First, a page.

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Phase II: Regional expansion


Workshop on basic conservation knowledge, Nan © UNESCO

In recent years, a strong conservation ethic has emerged in Nan Province in the north of Thailand and in Nakhon Si Thammarat in the south.  The temples in both towns are traditional centres for training in decorative arts, and both are listed on Thailand’s Tentative List of World Heritage properties.  The project provides technical support to help expand the Thailand sangha’s nascent efforts to document temple architecture and arts and create a sustainable training program utilizing the skills of local craft masters whom the sangha will identifying.

In order to promote sustainability of the project, UNESCO has initiated discussions with Mahachulalongkornrajavidyalaya University (MCU) and Restaurateurs Sans Frontieres (RSF) to collaborate in developing a curriculum for conservation aiming at monks from around Thailand and around the region, with accreditation through the formal educational system.

As an accredited university established in 1887, MCU today plays a central role in educating monks from Thailand and around Asia.   With 10,000 undergraduate students and 500 graduate students, MCU has a wide network, with a total of 30 campuses, branches and educational centres in Thailand and the region.  In addition to granting formal degrees, MCU has also been recognized by the Mahatherasamakhom in offering a course in Thailand since 2003 on Sangha Administration, which targets training monk officials.  In the area of Buddhist cultural heritage, MCU offers an introductory course to Buddhist arts already.  Furthermore, MCU is considering the establishment of Buddhist Art Halls as well, as an educational resource for its students. 

Nakhon Si Thammarat
Nakhon Si Thammarat is one of the Buddhist art centres in Thailand.  Buddhism was brought to Nakhon Si Thammarat from Anuradapura in Sri Lanka sometime in the 8th or 9th century.  Together with religion came the tradition of the monastery as a centre of education.  Over the centuries Nakhon Si Thammarat developed into the most important regional centre for craftsmanship especially in gold, silver and nielloware metalwork, and in the performing arts where both dance and shadow puppetry was developed to tell the stories of the life of the Buddha, the Ramayana and other masterpieces of didactic literature to local audiences.  The Kings of Siam provided royal patronage that allowed the arts to flourish and made the temples of Nakhon Si Thammarat among the most beautiful of the Kingdom.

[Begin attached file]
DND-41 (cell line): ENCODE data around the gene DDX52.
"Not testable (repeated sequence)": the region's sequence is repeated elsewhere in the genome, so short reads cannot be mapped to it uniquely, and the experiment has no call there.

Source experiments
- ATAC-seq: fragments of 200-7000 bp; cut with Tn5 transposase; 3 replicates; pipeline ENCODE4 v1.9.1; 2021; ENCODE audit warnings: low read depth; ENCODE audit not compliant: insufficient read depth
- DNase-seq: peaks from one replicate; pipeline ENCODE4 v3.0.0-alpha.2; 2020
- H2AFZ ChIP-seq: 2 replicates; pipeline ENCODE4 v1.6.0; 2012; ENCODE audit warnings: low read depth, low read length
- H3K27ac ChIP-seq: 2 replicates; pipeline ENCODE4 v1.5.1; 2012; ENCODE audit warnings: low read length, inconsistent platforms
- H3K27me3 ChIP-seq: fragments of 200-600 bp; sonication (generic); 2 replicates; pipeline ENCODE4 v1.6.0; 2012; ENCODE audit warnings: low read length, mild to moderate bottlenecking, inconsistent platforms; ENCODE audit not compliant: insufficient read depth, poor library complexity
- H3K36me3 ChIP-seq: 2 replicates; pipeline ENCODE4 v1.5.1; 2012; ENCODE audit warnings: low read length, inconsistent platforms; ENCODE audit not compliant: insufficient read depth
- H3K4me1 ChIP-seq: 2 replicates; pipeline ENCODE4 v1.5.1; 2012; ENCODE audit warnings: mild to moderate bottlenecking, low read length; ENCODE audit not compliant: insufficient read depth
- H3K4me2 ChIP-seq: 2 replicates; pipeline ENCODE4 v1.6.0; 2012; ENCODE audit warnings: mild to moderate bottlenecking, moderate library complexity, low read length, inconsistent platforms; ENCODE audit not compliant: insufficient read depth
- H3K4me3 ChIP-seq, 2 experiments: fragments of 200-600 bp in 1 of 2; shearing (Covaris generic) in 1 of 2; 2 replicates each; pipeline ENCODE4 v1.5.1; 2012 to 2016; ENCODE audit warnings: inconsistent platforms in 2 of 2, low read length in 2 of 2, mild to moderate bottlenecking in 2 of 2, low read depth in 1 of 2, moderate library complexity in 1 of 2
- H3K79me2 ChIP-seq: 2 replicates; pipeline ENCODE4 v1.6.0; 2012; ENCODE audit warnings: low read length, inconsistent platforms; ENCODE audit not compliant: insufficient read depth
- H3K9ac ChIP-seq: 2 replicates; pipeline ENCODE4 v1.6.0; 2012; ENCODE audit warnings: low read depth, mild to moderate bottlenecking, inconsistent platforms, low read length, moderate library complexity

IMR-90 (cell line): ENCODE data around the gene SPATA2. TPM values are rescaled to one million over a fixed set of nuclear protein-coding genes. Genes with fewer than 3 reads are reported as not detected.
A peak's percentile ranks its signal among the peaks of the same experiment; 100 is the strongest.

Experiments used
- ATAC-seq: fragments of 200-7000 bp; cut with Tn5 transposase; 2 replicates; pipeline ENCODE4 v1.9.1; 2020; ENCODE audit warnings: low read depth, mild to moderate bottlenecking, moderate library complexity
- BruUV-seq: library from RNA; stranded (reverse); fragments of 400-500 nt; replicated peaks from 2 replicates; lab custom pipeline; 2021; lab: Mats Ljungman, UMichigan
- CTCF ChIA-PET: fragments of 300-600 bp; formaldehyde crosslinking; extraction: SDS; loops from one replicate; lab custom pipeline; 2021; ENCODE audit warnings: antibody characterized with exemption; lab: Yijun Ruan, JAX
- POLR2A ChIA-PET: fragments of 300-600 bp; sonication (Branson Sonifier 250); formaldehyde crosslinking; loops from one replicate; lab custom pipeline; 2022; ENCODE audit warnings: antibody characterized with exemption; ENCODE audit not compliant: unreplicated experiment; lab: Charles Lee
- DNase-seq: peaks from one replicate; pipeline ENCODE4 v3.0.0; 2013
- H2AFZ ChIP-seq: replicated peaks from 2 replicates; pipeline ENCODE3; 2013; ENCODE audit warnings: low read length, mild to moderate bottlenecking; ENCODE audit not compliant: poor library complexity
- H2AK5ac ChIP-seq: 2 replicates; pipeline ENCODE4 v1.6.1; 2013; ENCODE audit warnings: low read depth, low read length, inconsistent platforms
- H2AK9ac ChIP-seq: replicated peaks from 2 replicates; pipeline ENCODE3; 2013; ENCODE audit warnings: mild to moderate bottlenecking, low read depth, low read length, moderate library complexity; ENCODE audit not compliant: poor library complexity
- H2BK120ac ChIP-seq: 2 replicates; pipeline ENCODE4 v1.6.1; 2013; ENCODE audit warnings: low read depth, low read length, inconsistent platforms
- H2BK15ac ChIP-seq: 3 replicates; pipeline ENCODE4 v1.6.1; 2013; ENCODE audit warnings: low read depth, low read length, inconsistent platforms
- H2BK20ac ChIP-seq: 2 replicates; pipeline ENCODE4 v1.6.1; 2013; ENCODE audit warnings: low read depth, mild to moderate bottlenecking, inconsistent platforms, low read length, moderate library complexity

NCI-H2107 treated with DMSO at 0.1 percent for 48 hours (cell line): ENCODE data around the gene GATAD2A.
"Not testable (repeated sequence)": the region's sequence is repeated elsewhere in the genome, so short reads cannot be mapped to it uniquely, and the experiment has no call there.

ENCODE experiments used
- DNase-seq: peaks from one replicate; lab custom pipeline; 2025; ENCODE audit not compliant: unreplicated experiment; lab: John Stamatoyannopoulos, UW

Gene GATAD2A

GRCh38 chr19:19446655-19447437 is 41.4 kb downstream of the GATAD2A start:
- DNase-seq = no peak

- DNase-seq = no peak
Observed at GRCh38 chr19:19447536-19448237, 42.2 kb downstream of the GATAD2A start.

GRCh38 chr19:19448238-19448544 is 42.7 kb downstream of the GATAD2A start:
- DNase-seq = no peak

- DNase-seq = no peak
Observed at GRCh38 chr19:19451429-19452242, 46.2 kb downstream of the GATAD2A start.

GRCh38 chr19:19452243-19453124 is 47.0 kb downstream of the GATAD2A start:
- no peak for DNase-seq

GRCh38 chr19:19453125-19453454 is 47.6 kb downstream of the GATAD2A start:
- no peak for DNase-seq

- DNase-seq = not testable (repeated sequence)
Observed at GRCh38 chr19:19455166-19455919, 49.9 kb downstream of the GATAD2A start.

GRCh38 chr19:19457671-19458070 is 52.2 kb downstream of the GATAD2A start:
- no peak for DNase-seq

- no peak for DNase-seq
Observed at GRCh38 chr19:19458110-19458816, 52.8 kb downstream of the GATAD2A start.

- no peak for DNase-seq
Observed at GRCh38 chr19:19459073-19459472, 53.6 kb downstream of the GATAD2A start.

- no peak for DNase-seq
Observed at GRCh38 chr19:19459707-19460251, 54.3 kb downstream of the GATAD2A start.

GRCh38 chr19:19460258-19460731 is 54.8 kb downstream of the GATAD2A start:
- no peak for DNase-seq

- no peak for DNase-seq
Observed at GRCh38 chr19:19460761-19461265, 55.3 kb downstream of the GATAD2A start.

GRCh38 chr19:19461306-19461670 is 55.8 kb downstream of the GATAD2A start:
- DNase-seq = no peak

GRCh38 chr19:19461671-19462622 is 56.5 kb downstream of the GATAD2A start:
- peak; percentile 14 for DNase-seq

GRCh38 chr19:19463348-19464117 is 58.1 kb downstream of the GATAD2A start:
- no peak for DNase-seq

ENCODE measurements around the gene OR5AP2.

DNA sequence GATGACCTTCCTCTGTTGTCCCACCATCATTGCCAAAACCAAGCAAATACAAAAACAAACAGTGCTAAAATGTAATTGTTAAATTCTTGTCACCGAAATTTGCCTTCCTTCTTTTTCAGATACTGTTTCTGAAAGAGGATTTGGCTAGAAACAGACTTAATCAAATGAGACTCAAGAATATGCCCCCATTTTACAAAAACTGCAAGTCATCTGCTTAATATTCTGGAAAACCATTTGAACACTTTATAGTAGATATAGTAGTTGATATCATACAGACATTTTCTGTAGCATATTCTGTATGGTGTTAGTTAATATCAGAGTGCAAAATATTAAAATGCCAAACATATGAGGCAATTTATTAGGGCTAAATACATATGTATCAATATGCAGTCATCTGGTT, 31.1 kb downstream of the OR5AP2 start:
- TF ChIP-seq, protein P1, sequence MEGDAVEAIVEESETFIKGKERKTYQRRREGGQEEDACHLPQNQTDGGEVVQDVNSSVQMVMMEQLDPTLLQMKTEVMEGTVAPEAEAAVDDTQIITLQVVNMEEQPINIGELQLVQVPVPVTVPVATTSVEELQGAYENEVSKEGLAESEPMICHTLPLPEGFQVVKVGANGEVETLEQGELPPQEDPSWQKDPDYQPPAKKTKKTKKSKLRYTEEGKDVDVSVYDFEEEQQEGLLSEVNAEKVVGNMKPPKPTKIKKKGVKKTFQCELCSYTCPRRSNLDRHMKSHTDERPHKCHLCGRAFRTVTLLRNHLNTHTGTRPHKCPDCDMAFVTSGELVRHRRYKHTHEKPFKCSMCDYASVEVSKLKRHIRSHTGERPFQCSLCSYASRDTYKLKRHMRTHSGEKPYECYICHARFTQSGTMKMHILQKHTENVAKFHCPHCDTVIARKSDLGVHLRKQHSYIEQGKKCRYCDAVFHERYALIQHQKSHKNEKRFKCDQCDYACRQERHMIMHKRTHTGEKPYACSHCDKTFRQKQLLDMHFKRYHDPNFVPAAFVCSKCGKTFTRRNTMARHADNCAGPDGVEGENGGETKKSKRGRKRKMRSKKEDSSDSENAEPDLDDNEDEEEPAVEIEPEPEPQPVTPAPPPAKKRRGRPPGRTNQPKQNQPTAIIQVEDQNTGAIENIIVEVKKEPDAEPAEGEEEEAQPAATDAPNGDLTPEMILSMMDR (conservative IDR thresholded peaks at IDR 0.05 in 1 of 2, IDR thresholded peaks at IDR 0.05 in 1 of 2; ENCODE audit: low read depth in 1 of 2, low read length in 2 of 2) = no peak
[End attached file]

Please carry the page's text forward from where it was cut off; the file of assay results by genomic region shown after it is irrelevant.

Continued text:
Today Nakhon Si Thammarat remains the centre of the highest Thai art, with the ateliers of master artists clustered around the oldest and most revered temple of the town, the Mahathat, which is included on Thailand’s Tentative List of World Heritage sites.  Traditionally, young men from all over Thailand as well as from Buddhist communities in Cambodia, Malaysia and Indonesia came to live in the Mahathat temple and study artisan and performing arts skills with the associated masters.  Formerly there was a network of monk master craftsmen linking the training schools in Nakhon Si Thammarat with those in Nan, Luang Prabang and at the Silver Pagoda in Phnom Penh.

Located in the northeastern corner of Thailand bordering Lao PDR, Nan Province has been a crossroads for economic and cultural exchange since pre-historical times.  Nan was an independent city-state with close relations to the early states of Sukhothai, Lan Xang (i.e. Luang Prabang) and Xieng Hong (i.e. Xishuangbanna), before being annexed to the Lanna Kingdom in 1442, and subsequently to Burma in 1553, before finally regaining its independence in the mid-18th century.  Today, Nan still bears the traces of its rich history of cultural exchange in its distinctive arts and architecture, crafts and ways of life.

With a small population of 400,000, Nan is home to some 500 temples that bear testimony to the centrality of the Buddhist faith in the daily and ceremonial life of the province.  The Buddhist sangha in Nan remains the moral core of the largely rural communities in the province and leads a wide range of social, economic and environmental programs.  The monks have traditionally been the caretakers of the temples and religious objects, with mastery over a wide range of architecture and decorative arts including stucco designs, wood-carving and bronze casting. Under the leadership of the monks, the temples act as repositories of tangible and intangible cultural heritage, doubling as community museums and training centers for traditional skills. 

Due to political turmoil and economic changes, the role of monks as caretakers and master craftsmen has faded in the past century, owing mostly to lack of sustained know-how.  However, a strong conservation ethic has emerged in Nan in the last five years, with full support from the local government, civil institutions, local communities and the Buddhist sangha.  The monks have been actively involved in planning the conservation of Nan’s cultural heritage, which is anchored by the preservation of the religious heritage - the mainstay of the province’s identity.